I can only be sufficiently satisfied in my own heart when I stop looking outside my heart for contentment—and that is only through the grace of Christ.
It’s all a matter of perspective. Instead of feeling like we need to protect ourselves from the world we feel has been so cruel and harsh to us, what if we used a different approach to the troubles of life? What if we begin at the end, with what the Lord is trying to accomplish in us—for us to become more like him, tenderhearted, humble, and patient ? And what if we consider what we are experiencing as a preparation for that? As a peeling of the skin, the tough, knobby layers dropping away, and the person underneath being just what He has intended for us to be all along.
How things have changed—and yet, they’ve stayed the same! Time never seems to act the way we want it to. I find it incomprehensible that I am in my 50s, that more than half of an average woman’s lifetime has elapsed—until I look in the mirror and see that my mind’s eye has tricked me and aging’s truth serum reveals the brutal reality that so many years have sped by.
But, on the other hand, I seem to spend so much energy marking time wherein there seems to be no evidence that my prayers are heard or regarded in the heavens.
Maybe —just maybe—the goal in parenting is only partly about how the kids turn out, and perhaps a lot about what happens to my soul during and by the end of the journey.
The March may be in our rear view mirror, but the women and children stricken by the culture’s wild road trip to sexual license are lying all over the path in front of us. The March may be over for those who attend, but it’s not for the single mom. Pour grace into her exhausted and lonely life, smooth her path while you help her become strong in Christ, revive her along the way as she walks in obedience, and pray for her to daily submit her household to Him.
A new (old) post at Servants of Grace.
Despite the growing societal disdain for “evangelicals” as a loosely identified political class in America, evangelism (which, by default, is practiced by evangelicals) is a thing. A believer embraces the evangel, the good news, the gospel. To the one who believes, it is the power of God for salvation (Romans 1:16), by which we are saved, if we hold fast to it (1 Corinthians 15:2), a truth embedded in the Scriptures which gives eternal life to those who come in truth (John 5:39-40).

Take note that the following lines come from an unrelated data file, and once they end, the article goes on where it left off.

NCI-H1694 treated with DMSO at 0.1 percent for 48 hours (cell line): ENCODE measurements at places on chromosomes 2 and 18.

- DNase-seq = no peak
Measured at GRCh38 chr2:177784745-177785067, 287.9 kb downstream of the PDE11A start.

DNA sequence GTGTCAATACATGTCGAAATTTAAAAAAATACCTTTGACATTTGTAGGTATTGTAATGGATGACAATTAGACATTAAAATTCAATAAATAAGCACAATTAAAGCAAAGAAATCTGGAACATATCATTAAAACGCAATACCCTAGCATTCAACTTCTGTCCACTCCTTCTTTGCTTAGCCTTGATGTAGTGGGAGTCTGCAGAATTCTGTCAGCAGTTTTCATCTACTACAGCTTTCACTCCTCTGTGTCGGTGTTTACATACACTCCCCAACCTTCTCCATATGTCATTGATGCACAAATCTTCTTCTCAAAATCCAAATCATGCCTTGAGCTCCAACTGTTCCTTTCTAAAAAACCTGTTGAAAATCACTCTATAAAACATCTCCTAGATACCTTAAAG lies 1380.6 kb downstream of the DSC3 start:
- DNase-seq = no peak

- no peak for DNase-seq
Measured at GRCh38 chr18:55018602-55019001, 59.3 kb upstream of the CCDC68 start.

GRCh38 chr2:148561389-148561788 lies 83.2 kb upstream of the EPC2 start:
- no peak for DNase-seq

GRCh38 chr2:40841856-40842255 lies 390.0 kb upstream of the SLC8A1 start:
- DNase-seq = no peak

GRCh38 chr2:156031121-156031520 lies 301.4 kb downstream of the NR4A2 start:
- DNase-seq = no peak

Properly approached, resolutions can provide a checkpoint for a family to engage in spiritual self-examination and an opportunity for the members to encourage one another in Christian living.
Most of the time, life’s reveals come to me in retrospect. “Oh, now I see why that had to happen that way!” But after many years of repeating that to myself over and over, now, in some moments, the images slide together in focus, and I comprehend that—Aha!—God is at this very moment providentially moving about in the world, through human action, to bring about his will for his glory and my good. I don’t know what he has planned as the outcome, but there are things he is doing today that are instrumental in accomplishing it.
Simeon believed. He didn’t merely exist, letting the days go by unmarked, unmindful of greater things being done in the heavens, oblivious to the work the Lord was doing to prepare the world for His coming—or even discounting the prophecies, and deciding God might not be as trustworthy as he supposed. He noted the times, and he believed the prophets who said no one is like God. No one could perceive how he works. He is beyond this time and space, and as such, he is the only One who can demand we trust him as he is.
The page’s very salvation that night depended upon the life-giving warmth from his master’s passage ahead of him. This is how it is with us, for “in Christ we live and move and have our being” (Acts 17:28). Our master, our elder brother, our captain does not merely mark the way for us; it is through following him that we are quickened and warmed and made more alive, eventually confirming our hope in resurrection and eternal glory (1 Corinthians 15:23). (a repost of an article that appeared at Servants of Grace)